Cardiovascular Disease (CVD) is the leading cause of death in Iran [1]; accounting for almost half of the premature deaths attributed to non-communicable diseases (NCD) [2]. Additionally, the age-standardized incidence rate, age-standardized death rate, and disability-adjusted life years (DALYs) rate of CVD in Iran are higher than the respective global figures [3]. On the other hand, Iran currently has a quite young age structure, with only 6.6% of the total population over 65 years of age in 2020; however, the proportion of the population aged 65 and older will increase to more than 20% in 2050 [4]. Moreover, Iran’s population is moving toward a more sedentary lifestyle, leading to a higher obesity rate and less physical activity in the upcoming years [5]. Considering both population aging and lifestyle changes, the growth in CVD incidence is inevitable in the coming years.

Many guidelines recommend that cardiovascular risk factors should be treated according to the baseline incidence risk of CVD, irrespective of the severity of each risk factor [68]. Furthermore, high-risk populations are not usually distributed equally, and healthcare resources are limited in Iran, as well as most other countries. It is also shown that the predictive reliability of CVD risk factors such as LDL-C depends on studied characteristics and its association with CVD incidents can be weak among middle-aged adults [9]. One of the most effective strategies for preventing CVD is to target people at higher risk of CVD events. Hence, effective and efficient resource allocation by health policymakers necessitates delineating the distribution of high-risk populations for CVD events based on geographical location and socio-demographic status. Simplification of CVD risk models without jeopardizing their efficacy in prediction of CVD help providing CVD risk estimates in low resource populations.

Investigating the trend of the risk of incident CVD will provide valuable information about the current drawbacks and present a platform for evaluating the policies in action. Several studies provided distribution of CVD estimates and cardiovascular risk factors individually in Iran [3,1012]. Nevertheless, the distribution of CVD risk and its trend were not studied systematically at national and subnational levels previously.

In this study, we aimed to describe the estimates of CVD risk at national and subnational levels in Iran from 2005 to 2016 and present a projection from 2000 to 2030. We employed the results of the previous STEPwise approach toward NCD risk factor surveillance (STEPS) surveys in Iran to estimate the CVD risk using Framingham, Globorisk, and World Health Organization (WHO) risk scores.

Materials and methods

Data sources

To estimate the CVD risk among the Iranian population, we pooled individual-level data from seven STEPS studies conducted in 2005, 2006, 2007, 2008, 2009, 2011, and 2016. This study follows the GATHER statement guideline to generate the trend of CVD risk in Iran based on the nationally representative population-based STEPS studies (S1 Table). Iran started the NCD risk factor surveillance project in 2005. Since then, seven large-scale cross-sectional multicenter surveys have been conducted using the recommended WHO STEPS tool [13,14]. As WHO suggested, countries can modify risk factors and other variables of the study to reach their local and regional interests [15]. The STEPS studies consist of three different levels of risk factor assessment, including collecting information by questionnaire (step 1), physical measurements (step 2), and biochemical measurements (step 3). Four out of seven STEPS studies conducted in Iran performed all three steps (2005, 2007, 2011, and 2016). While the rest of the three studies, conducted in 2006, 2008, and 2009, only covered the first and second steps of the risk assessment.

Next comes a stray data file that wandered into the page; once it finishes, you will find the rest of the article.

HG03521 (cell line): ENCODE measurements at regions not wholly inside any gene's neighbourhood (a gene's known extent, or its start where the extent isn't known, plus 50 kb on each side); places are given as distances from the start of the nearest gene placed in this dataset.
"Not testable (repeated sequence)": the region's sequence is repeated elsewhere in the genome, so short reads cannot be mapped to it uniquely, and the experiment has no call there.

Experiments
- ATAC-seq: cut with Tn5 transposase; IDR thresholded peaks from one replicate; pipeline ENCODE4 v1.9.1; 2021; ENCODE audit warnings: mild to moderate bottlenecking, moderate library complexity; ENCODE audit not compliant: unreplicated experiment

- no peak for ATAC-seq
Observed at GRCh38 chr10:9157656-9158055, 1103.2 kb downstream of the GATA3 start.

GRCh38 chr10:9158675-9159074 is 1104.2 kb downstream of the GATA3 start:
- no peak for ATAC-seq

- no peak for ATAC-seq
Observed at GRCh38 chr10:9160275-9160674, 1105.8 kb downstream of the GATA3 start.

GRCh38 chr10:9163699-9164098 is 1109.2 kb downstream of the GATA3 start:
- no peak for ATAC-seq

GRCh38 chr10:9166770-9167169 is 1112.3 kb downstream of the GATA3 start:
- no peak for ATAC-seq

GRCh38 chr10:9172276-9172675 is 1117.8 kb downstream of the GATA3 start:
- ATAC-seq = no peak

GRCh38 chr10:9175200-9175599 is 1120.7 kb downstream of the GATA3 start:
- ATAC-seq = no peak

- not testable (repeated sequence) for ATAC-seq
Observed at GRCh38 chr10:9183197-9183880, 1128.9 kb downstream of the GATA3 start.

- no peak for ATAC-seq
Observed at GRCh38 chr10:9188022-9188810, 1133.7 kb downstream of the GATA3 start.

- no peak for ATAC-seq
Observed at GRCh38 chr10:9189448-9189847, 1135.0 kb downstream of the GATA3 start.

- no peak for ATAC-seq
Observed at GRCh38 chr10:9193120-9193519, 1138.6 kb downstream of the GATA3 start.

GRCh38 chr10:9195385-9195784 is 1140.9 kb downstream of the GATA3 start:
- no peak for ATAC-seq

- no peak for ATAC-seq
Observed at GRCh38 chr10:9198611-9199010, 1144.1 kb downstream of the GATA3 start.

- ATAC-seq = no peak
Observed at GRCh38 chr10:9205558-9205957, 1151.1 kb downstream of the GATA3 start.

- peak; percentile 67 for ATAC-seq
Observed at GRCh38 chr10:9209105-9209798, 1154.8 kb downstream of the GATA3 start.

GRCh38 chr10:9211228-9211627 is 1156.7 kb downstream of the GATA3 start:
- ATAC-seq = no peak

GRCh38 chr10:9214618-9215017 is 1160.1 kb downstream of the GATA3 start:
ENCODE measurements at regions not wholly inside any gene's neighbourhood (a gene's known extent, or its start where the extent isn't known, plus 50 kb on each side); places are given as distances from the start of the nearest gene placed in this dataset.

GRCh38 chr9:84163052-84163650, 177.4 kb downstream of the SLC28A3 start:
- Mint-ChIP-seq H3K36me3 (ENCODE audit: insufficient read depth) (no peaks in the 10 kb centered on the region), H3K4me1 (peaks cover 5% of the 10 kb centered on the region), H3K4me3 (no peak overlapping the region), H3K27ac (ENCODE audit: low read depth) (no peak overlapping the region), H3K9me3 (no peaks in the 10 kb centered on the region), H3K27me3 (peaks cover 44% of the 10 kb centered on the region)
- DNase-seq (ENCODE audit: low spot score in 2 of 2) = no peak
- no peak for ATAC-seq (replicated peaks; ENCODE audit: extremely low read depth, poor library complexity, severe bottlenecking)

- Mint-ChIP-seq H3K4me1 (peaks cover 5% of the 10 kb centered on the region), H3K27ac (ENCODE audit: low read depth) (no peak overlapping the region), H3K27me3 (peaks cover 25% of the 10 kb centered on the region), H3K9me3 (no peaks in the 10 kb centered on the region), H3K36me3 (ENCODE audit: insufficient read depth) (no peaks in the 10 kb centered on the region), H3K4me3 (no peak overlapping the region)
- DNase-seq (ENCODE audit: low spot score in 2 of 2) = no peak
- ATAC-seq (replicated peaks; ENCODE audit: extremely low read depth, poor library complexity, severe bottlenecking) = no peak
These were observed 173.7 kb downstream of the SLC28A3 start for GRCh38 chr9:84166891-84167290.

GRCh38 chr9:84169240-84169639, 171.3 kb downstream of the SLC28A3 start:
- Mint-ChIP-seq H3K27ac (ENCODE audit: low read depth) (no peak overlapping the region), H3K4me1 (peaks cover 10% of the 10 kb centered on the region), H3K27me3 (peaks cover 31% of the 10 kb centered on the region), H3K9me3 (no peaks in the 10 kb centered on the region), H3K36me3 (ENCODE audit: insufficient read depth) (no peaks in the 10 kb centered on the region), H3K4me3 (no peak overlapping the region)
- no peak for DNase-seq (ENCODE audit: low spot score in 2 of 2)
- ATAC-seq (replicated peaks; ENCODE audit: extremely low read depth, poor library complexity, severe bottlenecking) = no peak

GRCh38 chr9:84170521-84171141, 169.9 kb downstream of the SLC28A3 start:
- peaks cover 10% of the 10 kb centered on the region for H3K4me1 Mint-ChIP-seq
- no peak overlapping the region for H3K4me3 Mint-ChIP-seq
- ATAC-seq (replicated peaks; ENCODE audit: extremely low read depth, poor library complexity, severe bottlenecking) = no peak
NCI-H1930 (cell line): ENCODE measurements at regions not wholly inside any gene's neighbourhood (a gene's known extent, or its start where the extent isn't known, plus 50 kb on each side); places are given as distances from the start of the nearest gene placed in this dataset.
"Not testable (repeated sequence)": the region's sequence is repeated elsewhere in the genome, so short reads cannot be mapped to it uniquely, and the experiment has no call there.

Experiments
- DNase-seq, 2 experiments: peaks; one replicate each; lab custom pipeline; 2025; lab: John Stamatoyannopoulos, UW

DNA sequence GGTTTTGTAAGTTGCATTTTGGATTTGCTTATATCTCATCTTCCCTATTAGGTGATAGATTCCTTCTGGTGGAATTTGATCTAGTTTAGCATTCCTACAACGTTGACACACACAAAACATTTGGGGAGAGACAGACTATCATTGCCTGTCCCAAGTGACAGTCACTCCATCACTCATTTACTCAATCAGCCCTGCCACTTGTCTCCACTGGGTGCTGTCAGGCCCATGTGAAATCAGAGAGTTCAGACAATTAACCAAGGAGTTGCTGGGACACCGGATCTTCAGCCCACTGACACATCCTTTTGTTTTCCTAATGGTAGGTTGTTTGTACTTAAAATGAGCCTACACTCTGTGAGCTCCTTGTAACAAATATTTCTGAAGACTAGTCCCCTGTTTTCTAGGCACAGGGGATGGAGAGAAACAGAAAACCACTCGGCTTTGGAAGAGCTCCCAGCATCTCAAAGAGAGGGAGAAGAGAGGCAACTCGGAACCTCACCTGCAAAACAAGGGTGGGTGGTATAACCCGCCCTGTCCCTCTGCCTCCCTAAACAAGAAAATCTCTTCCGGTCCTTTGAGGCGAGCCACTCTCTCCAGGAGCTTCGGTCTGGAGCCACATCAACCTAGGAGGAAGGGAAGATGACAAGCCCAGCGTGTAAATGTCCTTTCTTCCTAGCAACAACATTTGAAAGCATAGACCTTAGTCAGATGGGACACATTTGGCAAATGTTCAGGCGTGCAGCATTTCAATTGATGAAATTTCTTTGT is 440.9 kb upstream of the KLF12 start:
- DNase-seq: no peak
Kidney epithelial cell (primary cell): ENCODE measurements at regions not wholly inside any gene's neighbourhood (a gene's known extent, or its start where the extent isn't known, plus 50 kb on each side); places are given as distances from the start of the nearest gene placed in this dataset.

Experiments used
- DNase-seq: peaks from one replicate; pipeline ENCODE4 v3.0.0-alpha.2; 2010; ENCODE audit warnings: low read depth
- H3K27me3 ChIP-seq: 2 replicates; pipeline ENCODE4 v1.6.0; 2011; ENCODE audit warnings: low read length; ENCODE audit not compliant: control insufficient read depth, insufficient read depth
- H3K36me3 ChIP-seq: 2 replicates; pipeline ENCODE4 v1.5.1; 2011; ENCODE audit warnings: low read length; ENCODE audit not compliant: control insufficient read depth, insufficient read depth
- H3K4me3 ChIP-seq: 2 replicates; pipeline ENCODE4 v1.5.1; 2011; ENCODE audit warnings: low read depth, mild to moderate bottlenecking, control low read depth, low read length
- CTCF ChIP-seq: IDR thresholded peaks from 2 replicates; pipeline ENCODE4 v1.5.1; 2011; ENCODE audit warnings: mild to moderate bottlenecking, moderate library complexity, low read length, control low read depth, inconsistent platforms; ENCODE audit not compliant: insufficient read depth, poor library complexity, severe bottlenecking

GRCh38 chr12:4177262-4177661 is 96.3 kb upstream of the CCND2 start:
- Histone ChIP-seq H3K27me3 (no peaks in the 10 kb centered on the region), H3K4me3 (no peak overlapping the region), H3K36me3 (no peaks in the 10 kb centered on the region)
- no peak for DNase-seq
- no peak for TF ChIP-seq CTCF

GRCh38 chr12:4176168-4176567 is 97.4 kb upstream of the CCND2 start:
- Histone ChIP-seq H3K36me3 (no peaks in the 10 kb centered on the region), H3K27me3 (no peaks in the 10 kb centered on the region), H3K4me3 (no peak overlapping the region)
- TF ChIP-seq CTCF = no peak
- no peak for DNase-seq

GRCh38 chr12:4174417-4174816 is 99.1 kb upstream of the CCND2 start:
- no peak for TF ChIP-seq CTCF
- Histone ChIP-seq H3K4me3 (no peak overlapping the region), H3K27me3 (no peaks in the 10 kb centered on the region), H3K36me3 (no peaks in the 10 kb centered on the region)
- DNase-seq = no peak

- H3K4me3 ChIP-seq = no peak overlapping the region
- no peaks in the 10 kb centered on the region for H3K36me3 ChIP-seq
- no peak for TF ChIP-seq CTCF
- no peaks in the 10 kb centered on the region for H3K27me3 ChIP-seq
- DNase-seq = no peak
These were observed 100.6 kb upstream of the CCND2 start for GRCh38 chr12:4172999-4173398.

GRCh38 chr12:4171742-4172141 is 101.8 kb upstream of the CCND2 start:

Each STEPS study was done with a close relationship between the central team appointed by the Iranian Ministry of Health and Medical Education and its affiliated medical universities. Unfortunately, in 2016 one province (Qom) refused to participate in the survey. Medical university officers selected members of the interview teams and district supervisors by setting specific criteria, including strong communication skills and familiarity with geographical area and their culture. Comprehensive training workshops were held at national and subnational levels before each study to train medical universities’ officers, supervisors, interviewers, data collectors and other study partners.

Although there are some variations between these seven studies, such as sampling sizes, target age group included in each study, demographic questions used for step 1, and biochemical variables that were assessed, the main features of them are similar and overall consistency is the main strength of STEPS studies. In all of the seven STEPS studies run in Iran, a multistage cluster random sampling, with a probability proportional to the size, was used to obtain a nationally representative sample of the population. Iranian national zip code databank was used as a frame for the selection of the sampling units.

WHO suggested surveillance studies should recruit at least people between 25 and 64 years old, while each country may also include other desirable age groups. Additional youth age group of 15–24 years was included in 2005, 2006, 2007, 2008, 2009 and 2011 STEPS studies while additional age groups of 18-24 and over 65 years were also included in 2016 STEPS study. Blood samples were exclusively taken in those who were >=25 years.